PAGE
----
Japanese stocks ended lower, dragged by declines in shipping and machinery stocks, as concerns persisted over supply-chain disruptions and slower trade. Major shipper Mitsui O.S.K. Lines shed 6.1% and industrial-robot maker Fanuc dropped 5.5%. The Nikkei Stock Average fell 1.8% to 26334.98. Investors remain focused on the war in Ukraine, Covid-19 lockdowns in Shanghai and their implications to global trade.


European markets fell as banks retreated, even as Wall Street traded higher early in its session. The pan-European Stoxx Europe 600, French CAC 40 dropped 0.4%, and the German DAX fell 0.5%.

European banks fell on reports that US investor Capital Group had sold stakes in Germany's Deutsche Bank and Commerzbank.

"US markets opened modestly higher in early trade after the latest US CPI numbers raised the hope that the surge in price pressures we've seen in the last six months might be starting to show signs of topping out," CMC's Michael Hewson says.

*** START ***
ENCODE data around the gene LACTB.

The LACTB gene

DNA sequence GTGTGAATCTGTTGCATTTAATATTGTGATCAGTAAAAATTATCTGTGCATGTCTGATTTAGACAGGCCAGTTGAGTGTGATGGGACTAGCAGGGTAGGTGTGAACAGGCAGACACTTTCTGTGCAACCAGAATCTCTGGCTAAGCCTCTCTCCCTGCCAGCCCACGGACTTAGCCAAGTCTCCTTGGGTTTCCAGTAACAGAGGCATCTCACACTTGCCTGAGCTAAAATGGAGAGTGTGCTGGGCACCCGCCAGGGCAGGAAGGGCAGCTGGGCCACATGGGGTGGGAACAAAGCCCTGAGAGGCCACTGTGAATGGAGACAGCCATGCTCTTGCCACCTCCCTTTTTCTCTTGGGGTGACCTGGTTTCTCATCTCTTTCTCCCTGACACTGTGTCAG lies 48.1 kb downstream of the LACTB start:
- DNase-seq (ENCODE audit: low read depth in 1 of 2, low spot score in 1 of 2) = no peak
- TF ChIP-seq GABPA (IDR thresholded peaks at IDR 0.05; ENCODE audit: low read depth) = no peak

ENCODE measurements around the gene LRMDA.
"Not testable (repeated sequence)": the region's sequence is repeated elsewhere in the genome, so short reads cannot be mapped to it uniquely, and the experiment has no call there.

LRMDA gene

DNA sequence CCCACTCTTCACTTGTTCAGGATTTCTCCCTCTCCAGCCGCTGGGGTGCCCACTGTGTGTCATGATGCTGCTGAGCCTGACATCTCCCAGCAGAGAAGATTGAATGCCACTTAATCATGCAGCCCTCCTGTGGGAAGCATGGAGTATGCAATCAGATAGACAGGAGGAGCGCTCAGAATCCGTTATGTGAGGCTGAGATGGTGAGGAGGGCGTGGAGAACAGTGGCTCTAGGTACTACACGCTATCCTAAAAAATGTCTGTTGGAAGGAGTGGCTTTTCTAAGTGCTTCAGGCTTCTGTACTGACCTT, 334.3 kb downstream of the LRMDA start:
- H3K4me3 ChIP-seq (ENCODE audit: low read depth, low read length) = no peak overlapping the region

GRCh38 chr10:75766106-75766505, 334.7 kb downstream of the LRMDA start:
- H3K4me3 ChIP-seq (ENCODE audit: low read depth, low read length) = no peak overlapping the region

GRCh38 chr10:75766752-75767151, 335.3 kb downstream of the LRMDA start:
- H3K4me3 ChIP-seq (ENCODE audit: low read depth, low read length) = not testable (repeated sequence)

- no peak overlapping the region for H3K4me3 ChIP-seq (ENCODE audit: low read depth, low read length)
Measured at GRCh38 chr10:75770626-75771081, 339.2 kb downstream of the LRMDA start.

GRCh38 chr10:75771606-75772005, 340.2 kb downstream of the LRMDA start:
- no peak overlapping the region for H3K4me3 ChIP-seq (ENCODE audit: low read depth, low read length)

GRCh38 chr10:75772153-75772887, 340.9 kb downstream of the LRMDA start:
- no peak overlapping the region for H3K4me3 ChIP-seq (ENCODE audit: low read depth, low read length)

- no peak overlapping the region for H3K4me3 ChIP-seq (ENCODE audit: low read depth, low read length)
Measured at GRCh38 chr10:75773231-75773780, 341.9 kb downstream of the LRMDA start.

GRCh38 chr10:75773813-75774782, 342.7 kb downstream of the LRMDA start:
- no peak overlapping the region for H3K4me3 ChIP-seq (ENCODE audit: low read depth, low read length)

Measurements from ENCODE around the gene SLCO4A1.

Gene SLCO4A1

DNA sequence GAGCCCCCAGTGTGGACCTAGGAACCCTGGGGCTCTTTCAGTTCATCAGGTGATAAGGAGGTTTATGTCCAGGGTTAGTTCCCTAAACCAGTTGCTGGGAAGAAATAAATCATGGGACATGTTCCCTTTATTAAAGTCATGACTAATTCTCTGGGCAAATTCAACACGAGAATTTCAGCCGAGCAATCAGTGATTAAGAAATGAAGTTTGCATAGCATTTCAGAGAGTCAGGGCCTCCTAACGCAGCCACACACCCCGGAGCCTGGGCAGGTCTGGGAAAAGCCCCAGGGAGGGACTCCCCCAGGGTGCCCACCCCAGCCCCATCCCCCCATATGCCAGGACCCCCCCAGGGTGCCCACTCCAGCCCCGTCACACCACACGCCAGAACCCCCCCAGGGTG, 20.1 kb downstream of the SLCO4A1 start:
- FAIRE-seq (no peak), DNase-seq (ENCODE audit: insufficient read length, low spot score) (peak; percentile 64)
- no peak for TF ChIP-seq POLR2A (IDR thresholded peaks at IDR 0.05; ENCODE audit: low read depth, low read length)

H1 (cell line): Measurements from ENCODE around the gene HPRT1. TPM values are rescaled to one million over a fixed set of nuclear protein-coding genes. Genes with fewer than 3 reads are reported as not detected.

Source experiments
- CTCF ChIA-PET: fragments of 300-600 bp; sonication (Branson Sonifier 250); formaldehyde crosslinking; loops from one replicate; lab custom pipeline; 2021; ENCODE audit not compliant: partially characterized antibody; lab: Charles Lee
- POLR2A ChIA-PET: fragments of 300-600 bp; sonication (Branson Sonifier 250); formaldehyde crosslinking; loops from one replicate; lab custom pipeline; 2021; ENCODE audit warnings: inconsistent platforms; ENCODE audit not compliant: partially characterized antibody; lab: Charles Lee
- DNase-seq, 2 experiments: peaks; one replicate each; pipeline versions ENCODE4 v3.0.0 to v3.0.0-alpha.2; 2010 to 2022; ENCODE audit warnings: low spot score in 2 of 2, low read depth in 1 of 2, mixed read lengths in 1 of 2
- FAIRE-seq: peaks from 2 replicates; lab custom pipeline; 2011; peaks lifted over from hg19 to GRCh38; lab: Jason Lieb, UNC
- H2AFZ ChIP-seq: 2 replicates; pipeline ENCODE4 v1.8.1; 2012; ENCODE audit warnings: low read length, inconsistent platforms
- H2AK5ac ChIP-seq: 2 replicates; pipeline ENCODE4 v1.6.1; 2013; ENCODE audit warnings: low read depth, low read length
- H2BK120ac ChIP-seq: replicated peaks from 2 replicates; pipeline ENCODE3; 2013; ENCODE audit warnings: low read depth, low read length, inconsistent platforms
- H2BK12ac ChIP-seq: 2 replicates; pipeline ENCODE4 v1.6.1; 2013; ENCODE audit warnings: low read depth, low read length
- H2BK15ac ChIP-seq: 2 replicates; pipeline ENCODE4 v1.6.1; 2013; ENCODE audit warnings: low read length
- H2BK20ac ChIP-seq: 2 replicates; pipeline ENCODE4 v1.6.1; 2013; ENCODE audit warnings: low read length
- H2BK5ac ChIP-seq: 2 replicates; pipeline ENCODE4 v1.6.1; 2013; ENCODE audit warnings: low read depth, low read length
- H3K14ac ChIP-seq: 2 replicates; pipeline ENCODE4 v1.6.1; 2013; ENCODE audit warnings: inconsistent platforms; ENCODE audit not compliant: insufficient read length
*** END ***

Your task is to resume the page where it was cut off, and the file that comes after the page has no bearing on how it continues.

In London, the FTSE 100 closed down 0.5% on Tuesday on a mixed day for some of London's top listed companies, with Rolls-Royce as the worst performer and BP and Shell ending higher following a rebound in crude oil prices.

Rolls-Royce received was downgraded by JPMorgan as the profitability of its new-markets unit--which houses the new modular nuclear reactor production--came into question, CMC Markets UK says.

ASOS, meanwhile, had an up-and-down day, with shares initially falling after it reported a swing to a first-half pretax loss and a rise in costs, before climbing to finish up 4.8%.
Crude prices recovered from three-week lows Monday amid supply-demand worries, with BP ending up 2.4% and Shell finishing up 1.4%.

North America

US stocks slipped, giving up early gains, as investors pondered how the Federal Reserve will act to tame inflation, which Tuesday's data showed rising in March at the fastest annual pace in four decades.

The S&P 500 declined 0.3% after rising as much as 1.3% earlier in the session. The Dow Jones Industrial Average slid 0.3%. The technology-heavy Nasdaq Composite fell 0.3%.